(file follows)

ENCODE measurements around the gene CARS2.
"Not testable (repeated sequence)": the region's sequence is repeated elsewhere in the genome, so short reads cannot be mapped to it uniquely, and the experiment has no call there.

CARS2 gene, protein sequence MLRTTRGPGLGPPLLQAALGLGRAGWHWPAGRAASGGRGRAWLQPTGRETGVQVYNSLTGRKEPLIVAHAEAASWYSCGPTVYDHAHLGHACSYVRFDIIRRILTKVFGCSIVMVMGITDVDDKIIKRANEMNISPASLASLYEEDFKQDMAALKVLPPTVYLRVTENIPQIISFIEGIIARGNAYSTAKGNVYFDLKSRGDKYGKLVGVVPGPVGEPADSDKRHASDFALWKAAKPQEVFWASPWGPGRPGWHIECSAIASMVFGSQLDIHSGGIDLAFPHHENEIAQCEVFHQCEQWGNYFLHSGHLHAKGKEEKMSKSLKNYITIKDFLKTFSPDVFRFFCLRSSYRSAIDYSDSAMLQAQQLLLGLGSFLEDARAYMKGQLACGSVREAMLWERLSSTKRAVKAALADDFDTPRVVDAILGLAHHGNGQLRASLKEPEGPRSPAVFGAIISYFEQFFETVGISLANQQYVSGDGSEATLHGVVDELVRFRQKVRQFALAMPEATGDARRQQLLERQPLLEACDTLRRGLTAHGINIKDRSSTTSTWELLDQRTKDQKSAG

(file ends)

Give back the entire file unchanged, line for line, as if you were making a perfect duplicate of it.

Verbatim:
ENCODE measurements around the gene CARS2.
"Not testable (repeated sequence)": the region's sequence is repeated elsewhere in the genome, so short reads cannot be mapped to it uniquely, and the experiment has no call there.

CARS2 gene, protein sequence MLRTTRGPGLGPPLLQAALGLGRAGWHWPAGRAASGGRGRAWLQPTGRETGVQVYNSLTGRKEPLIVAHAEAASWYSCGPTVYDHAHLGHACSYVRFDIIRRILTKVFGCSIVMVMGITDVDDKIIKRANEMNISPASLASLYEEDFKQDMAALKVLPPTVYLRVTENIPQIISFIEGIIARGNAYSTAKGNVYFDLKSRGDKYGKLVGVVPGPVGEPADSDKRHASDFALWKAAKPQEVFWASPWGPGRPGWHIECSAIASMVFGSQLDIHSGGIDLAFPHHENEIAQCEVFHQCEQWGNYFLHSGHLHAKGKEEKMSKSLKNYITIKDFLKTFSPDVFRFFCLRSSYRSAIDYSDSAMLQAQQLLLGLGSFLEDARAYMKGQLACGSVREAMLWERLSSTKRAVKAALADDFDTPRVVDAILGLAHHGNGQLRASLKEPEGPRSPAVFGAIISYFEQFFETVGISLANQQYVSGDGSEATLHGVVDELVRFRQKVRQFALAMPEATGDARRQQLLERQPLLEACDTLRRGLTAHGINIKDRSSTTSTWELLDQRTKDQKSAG